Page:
Picnics, parties and women: the art of Caroline Wong

Written by Natalia Muntean

I use colours as flavours,” says Caroline Wong about her works. Lively, colourful, and exuding a sense of carefree joy and bursting with lazy decadence, her paintings are created simultaneously, mostly at night, in the company of techno music.

Born in 1986 in Malaysia, Wong now lives and works in London, where she challenges traditional, restricted representations of East Asian women through her work.
At the heart of Wong’s oeuvre is a celebration and vivid exploration of the female experience, their friendships and their pleasure. “Every woman in my pictures is a real woman,” she states. She takes multiple photos of models, friends, and acquaintances, and later brings them to life on canvas. Occasionally, Wong becomes part of her art, inserting herself into her paintings, blurring the lines between artist and muse. Wong’s choice of subjects is deliberate and personal. “I don’t paint men because I feel I don’t know that subject. So I paint what I know. I paint women,” she explains.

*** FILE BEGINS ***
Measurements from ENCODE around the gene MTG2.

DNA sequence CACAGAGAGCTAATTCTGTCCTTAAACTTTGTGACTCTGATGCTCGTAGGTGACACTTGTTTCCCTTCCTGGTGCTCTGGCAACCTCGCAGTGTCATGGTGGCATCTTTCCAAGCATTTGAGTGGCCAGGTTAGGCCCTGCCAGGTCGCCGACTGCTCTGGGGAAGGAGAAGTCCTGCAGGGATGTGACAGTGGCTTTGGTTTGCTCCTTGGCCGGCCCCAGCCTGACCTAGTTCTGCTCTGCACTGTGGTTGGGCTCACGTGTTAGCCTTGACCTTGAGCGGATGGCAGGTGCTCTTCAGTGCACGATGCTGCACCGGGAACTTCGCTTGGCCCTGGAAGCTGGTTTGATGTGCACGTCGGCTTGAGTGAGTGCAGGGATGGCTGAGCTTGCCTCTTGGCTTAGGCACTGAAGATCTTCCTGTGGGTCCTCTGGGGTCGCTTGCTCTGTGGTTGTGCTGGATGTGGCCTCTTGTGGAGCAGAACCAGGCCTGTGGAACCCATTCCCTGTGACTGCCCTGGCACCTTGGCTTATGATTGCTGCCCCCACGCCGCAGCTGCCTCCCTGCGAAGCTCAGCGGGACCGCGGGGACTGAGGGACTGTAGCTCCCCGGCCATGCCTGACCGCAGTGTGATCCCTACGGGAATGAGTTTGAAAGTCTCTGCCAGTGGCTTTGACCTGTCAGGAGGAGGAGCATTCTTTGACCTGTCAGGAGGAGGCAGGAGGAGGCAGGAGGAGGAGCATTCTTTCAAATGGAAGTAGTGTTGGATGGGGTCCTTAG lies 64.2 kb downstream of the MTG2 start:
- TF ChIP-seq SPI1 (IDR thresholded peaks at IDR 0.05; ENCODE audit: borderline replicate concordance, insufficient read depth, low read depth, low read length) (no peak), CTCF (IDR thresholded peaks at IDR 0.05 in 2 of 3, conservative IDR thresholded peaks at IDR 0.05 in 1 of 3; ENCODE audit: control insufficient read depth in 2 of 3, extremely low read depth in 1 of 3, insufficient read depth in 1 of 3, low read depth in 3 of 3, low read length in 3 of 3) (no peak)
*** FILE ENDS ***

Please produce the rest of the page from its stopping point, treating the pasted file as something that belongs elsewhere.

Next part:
As the show's title suggests, food is another central element in Wong’s art, symbolising indulgence and pleasure. “My art is very much tied to food,” she says, drawing parallels between the act of eating and the experience of creating art. Both, according to the artist, are about “giving into pleasure and detaching from the world.”
In Wong's paintings, viewers are offered a voyeuristic look into the vivid world of women as they surrender to the pleasures of life, laughing, chatting, and eating in the company of each other.

Picnics & Parties” is the artist’s first solo show in Sweden, after participating last year in a group exhibition “You Were Bigger Than the Sky, You Were More Than Just a Short Time,” and is on display at Gallery Belenius until 5 May 2024.

Artwork photo by Graeme Duddridge and installation images by Ellinor Hall